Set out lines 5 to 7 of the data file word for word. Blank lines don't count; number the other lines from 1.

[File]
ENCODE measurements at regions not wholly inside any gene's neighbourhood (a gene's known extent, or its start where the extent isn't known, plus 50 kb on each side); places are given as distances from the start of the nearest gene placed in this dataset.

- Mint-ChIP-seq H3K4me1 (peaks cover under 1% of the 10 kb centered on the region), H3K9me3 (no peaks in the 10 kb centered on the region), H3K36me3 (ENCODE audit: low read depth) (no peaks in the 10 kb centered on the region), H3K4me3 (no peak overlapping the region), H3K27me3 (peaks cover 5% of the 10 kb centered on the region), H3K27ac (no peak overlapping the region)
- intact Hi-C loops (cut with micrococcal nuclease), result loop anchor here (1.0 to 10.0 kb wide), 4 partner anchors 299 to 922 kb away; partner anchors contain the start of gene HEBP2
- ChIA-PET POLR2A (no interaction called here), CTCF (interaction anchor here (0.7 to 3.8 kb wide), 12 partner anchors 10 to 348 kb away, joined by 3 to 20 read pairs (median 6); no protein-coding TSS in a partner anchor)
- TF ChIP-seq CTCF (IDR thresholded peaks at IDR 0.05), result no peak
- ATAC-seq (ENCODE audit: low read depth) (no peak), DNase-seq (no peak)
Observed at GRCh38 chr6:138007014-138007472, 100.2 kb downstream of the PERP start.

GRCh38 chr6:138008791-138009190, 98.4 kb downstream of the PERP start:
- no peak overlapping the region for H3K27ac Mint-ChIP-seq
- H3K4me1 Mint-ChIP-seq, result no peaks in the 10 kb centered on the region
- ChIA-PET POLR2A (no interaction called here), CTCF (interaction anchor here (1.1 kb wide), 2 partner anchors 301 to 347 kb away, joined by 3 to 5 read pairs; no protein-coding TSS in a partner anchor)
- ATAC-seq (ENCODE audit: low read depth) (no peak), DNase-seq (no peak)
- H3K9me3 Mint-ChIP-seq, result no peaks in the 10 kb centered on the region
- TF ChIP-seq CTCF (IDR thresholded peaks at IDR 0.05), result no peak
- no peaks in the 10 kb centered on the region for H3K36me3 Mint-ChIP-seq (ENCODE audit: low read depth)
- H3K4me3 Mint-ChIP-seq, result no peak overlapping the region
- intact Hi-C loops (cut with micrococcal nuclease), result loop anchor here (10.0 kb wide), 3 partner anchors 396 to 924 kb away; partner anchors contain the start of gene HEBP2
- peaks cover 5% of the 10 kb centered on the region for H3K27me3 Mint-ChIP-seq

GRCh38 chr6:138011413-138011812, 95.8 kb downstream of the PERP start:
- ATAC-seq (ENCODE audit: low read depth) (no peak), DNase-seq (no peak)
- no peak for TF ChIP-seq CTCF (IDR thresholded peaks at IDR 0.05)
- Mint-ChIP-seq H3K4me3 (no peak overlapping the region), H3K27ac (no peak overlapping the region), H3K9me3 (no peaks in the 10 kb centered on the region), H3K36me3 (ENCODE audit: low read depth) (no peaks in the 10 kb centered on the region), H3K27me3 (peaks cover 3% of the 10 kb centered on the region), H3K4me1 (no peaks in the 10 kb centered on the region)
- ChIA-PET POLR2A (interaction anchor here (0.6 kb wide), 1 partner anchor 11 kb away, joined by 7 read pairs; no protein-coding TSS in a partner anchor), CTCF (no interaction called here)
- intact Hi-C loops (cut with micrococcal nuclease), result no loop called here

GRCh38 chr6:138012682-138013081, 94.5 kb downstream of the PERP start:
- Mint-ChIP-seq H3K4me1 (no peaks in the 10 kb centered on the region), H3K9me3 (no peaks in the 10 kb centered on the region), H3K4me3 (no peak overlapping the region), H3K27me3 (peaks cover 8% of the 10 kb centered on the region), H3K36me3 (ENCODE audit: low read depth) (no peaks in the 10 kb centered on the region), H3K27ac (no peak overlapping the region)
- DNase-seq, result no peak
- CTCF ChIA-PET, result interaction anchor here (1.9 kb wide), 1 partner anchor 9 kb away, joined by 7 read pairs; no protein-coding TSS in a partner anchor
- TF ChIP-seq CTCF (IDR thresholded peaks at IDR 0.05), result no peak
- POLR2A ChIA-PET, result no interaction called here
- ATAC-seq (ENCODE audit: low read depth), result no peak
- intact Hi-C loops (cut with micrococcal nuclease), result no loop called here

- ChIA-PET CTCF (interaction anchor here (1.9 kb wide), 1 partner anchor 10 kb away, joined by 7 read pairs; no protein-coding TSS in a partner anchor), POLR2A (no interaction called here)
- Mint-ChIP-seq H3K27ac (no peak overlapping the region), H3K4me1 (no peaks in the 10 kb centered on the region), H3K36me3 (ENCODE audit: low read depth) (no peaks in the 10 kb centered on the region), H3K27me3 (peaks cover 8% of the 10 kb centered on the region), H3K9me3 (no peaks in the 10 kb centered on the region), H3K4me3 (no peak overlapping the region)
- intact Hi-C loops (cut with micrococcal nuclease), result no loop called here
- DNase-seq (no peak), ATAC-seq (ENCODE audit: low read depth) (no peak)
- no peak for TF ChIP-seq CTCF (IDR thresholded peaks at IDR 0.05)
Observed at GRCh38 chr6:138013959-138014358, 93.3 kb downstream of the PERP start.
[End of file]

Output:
- TF ChIP-seq CTCF (IDR thresholded peaks at IDR 0.05), result no peak
- ATAC-seq (ENCODE audit: low read depth) (no peak), DNase-seq (no peak)
Observed at GRCh38 chr6:138007014-138007472, 100.2 kb downstream of the PERP start.